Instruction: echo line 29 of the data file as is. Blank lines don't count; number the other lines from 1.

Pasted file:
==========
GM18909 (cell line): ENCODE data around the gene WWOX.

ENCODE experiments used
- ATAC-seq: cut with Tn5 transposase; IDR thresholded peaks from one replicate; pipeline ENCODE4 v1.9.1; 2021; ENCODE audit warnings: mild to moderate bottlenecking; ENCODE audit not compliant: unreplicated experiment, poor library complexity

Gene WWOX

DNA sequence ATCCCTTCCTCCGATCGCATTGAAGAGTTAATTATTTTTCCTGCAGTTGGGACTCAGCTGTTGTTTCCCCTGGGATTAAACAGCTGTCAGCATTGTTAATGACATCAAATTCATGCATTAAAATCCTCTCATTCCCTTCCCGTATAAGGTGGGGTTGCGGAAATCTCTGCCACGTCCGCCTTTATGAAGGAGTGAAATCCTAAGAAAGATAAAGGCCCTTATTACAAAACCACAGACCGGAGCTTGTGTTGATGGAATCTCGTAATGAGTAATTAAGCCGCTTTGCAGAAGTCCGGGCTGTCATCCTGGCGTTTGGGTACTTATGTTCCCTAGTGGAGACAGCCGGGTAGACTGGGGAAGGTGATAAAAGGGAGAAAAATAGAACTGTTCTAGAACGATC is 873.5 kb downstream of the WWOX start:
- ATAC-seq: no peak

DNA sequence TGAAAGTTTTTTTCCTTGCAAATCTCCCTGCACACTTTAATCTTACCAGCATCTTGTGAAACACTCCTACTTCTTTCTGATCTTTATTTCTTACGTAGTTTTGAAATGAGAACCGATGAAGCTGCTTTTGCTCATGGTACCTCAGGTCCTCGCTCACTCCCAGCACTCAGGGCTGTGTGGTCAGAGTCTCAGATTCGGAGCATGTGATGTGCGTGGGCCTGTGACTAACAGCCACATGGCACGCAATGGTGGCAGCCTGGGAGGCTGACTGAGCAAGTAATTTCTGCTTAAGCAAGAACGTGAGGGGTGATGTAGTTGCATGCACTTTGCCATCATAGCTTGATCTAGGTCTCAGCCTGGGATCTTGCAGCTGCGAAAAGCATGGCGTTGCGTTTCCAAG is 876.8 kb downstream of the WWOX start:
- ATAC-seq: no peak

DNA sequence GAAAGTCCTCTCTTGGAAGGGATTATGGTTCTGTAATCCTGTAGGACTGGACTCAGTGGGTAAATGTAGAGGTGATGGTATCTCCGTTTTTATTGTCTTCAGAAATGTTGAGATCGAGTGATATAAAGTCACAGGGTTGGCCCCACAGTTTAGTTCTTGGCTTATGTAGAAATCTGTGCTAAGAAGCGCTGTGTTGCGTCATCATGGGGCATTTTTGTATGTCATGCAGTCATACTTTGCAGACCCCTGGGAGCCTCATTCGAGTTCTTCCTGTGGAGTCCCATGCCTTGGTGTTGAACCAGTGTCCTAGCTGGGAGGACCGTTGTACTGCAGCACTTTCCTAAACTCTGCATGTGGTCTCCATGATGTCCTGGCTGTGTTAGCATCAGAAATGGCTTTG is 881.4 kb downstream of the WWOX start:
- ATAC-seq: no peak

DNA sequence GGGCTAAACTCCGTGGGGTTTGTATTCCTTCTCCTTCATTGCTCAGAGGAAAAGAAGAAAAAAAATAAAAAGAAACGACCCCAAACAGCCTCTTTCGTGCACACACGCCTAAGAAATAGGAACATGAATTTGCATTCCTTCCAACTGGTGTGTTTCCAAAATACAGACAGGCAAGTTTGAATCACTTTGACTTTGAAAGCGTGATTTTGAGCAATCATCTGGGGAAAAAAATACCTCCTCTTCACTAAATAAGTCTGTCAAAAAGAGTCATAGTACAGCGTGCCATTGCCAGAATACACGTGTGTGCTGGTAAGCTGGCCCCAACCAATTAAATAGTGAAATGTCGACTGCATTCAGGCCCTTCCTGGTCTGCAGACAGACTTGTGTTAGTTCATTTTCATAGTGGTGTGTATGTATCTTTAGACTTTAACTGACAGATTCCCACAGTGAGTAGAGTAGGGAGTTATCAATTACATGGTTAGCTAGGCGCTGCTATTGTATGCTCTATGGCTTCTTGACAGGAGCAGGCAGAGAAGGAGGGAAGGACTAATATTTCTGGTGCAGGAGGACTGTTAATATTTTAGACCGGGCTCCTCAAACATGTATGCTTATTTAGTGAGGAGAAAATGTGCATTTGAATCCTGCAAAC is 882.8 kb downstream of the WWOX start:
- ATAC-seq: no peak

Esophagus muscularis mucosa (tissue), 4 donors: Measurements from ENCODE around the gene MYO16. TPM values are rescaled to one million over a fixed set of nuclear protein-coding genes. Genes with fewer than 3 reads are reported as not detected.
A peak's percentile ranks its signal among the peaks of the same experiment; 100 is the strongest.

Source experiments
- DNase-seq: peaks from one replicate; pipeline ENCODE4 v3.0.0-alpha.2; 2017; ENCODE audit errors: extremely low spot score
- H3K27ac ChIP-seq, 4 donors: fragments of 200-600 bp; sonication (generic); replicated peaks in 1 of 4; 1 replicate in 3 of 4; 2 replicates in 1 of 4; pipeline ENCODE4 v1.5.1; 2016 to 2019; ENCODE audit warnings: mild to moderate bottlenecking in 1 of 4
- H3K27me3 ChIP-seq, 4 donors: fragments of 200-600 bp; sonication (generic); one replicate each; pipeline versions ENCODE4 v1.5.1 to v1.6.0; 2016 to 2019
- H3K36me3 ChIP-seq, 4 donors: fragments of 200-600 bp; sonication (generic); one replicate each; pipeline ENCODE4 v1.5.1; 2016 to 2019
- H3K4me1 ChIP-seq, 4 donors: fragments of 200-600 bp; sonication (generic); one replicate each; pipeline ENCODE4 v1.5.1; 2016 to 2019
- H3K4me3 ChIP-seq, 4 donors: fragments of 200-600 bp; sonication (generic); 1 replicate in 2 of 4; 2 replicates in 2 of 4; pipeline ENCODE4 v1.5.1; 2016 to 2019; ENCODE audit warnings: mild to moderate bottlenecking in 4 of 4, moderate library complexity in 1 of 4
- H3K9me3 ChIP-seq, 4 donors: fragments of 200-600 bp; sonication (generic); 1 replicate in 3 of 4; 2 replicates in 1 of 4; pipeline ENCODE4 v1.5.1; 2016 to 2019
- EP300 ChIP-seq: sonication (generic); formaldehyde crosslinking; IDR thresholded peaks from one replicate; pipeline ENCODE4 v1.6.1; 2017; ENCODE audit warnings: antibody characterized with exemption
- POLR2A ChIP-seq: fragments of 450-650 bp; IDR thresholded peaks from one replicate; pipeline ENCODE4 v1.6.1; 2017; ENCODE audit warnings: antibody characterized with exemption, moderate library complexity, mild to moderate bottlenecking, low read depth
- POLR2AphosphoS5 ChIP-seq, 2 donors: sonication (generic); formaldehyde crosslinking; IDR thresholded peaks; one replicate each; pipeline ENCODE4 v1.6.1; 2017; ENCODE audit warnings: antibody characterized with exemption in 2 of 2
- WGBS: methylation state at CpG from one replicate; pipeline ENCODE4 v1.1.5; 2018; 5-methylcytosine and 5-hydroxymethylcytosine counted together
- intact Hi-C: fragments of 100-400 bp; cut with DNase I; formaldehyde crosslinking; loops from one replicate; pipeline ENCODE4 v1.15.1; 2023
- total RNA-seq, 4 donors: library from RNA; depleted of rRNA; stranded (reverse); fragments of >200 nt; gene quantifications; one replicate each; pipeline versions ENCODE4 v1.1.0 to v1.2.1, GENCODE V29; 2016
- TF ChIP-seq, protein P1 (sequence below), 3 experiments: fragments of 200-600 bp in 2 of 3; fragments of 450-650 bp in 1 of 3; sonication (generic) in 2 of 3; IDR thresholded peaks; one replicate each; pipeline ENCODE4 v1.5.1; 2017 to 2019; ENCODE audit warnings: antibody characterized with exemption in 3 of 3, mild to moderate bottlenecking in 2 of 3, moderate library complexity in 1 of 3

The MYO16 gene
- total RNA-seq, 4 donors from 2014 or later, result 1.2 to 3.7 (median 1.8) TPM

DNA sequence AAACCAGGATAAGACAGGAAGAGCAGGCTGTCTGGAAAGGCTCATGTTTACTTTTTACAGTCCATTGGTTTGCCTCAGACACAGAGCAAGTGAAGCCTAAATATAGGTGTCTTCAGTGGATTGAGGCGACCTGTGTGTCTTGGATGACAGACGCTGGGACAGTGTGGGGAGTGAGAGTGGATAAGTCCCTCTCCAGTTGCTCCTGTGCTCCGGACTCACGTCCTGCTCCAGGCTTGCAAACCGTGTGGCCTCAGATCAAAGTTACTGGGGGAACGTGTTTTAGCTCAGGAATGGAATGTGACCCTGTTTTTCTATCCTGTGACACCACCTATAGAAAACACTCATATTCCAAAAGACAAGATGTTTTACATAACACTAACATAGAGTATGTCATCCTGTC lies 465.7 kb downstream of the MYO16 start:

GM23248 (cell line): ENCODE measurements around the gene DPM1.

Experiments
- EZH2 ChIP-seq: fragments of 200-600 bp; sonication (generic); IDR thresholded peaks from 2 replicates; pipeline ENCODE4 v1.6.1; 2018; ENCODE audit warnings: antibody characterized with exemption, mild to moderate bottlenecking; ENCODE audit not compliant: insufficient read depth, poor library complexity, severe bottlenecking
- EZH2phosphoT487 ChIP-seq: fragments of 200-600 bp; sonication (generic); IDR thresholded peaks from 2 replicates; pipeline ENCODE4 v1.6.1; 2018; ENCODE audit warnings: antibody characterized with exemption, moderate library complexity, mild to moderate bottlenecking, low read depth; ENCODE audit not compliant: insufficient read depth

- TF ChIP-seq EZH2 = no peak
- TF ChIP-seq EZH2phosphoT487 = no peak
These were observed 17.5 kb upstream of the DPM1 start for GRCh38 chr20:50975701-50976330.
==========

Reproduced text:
- TF ChIP-seq, protein P1 (sequence below), 3 experiments: fragments of 200-600 bp in 2 of 3; fragments of 450-650 bp in 1 of 3; sonication (generic) in 2 of 3; IDR thresholded peaks; one replicate each; pipeline ENCODE4 v1.5.1; 2017 to 2019; ENCODE audit warnings: antibody characterized with exemption in 3 of 3, mild to moderate bottlenecking in 2 of 3, moderate library complexity in 1 of 3